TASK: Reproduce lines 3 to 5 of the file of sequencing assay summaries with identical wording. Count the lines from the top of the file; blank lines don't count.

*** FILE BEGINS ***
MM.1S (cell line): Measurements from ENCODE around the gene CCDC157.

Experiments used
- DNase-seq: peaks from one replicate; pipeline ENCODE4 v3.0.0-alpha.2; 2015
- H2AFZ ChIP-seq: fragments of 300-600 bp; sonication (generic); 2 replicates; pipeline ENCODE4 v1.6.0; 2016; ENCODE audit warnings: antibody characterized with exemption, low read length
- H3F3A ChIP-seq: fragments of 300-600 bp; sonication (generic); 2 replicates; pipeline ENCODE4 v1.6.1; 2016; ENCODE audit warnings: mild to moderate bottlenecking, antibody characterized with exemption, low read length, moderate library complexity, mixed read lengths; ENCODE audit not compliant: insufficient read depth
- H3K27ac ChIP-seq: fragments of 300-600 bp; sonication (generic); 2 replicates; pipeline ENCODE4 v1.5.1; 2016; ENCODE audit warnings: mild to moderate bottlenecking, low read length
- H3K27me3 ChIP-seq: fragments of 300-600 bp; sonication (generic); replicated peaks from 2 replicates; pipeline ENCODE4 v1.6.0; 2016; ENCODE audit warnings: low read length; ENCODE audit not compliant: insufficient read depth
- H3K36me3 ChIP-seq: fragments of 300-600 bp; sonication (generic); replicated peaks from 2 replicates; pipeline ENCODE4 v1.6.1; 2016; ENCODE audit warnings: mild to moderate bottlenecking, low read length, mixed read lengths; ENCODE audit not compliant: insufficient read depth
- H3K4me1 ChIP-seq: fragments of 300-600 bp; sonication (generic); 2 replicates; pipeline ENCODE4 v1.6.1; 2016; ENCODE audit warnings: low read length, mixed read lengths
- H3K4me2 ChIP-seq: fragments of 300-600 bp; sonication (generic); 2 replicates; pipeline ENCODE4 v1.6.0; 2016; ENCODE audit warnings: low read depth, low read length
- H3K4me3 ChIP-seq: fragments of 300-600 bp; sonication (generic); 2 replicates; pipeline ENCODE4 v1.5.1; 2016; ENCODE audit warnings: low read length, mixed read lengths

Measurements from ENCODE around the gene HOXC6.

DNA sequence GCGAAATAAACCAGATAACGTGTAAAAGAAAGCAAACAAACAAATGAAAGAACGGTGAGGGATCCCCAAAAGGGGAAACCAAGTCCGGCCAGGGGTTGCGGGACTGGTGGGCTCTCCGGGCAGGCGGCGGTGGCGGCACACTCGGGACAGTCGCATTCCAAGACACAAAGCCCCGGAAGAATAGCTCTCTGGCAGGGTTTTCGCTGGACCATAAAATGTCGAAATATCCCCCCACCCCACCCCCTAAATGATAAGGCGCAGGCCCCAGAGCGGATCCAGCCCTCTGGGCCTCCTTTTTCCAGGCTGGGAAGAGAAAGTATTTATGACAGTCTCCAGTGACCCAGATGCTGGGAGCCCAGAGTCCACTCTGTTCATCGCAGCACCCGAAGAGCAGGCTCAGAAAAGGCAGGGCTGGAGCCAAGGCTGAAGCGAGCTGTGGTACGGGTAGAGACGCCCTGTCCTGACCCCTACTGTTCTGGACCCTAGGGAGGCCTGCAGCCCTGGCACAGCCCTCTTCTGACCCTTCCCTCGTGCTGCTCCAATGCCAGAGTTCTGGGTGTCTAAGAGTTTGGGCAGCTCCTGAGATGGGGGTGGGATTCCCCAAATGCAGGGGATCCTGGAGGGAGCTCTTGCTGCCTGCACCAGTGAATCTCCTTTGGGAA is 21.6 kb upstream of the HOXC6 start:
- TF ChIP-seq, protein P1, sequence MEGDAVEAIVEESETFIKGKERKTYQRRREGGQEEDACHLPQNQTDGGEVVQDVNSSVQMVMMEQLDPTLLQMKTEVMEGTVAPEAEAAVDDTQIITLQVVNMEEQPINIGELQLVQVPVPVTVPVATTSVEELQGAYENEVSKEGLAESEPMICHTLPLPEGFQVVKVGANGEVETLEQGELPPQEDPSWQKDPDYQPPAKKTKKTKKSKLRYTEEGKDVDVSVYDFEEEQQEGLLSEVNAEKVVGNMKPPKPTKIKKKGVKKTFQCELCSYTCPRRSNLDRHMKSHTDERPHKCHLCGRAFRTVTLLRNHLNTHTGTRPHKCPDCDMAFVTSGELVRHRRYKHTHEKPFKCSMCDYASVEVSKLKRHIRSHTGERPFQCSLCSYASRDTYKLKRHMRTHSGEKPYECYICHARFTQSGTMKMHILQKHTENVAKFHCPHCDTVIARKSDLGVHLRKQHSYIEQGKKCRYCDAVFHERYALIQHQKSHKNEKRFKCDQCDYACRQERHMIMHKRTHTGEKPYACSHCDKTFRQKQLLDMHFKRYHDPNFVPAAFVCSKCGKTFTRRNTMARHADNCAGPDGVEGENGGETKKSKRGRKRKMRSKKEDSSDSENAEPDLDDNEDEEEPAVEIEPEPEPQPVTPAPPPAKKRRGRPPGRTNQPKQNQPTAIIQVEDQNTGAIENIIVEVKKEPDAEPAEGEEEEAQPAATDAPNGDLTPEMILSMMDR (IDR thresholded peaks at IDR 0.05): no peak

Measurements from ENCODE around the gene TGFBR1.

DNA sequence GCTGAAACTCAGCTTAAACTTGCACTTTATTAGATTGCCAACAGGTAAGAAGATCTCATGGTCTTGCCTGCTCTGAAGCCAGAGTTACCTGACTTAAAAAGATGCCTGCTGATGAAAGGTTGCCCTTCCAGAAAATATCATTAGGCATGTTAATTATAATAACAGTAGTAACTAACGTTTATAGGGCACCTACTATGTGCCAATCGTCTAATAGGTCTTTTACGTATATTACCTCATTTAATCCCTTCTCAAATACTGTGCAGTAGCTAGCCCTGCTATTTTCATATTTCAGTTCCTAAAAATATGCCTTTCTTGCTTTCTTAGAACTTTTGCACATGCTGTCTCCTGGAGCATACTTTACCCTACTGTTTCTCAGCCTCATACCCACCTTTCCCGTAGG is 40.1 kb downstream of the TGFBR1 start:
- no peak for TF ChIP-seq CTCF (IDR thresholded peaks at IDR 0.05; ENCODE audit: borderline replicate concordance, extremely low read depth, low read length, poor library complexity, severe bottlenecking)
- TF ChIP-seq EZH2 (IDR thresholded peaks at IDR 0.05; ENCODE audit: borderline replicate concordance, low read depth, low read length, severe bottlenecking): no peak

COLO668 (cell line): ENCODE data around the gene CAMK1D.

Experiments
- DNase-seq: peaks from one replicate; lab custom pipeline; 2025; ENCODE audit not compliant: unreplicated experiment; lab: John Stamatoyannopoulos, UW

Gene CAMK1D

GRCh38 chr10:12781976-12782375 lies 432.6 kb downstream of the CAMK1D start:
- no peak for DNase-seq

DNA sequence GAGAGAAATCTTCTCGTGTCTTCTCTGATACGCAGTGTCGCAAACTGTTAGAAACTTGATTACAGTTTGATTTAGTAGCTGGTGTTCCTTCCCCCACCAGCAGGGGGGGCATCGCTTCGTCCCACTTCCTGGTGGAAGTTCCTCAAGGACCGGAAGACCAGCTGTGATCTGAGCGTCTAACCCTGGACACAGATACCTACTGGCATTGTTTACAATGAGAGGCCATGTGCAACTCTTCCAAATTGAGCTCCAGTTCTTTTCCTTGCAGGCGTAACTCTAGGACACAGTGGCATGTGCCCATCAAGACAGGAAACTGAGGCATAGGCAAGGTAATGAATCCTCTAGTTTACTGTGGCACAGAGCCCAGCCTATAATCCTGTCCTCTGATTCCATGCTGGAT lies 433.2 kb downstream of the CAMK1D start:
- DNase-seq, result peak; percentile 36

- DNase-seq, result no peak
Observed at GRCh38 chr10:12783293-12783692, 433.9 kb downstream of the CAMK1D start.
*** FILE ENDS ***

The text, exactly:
- DNase-seq: peaks from one replicate; pipeline ENCODE4 v3.0.0-alpha.2; 2015
- H2AFZ ChIP-seq: fragments of 300-600 bp; sonication (generic); 2 replicates; pipeline ENCODE4 v1.6.0; 2016; ENCODE audit warnings: antibody characterized with exemption, low read length
- H3F3A ChIP-seq: fragments of 300-600 bp; sonication (generic); 2 replicates; pipeline ENCODE4 v1.6.1; 2016; ENCODE audit warnings: mild to moderate bottlenecking, antibody characterized with exemption, low read length, moderate library complexity, mixed read lengths; ENCODE audit not compliant: insufficient read depth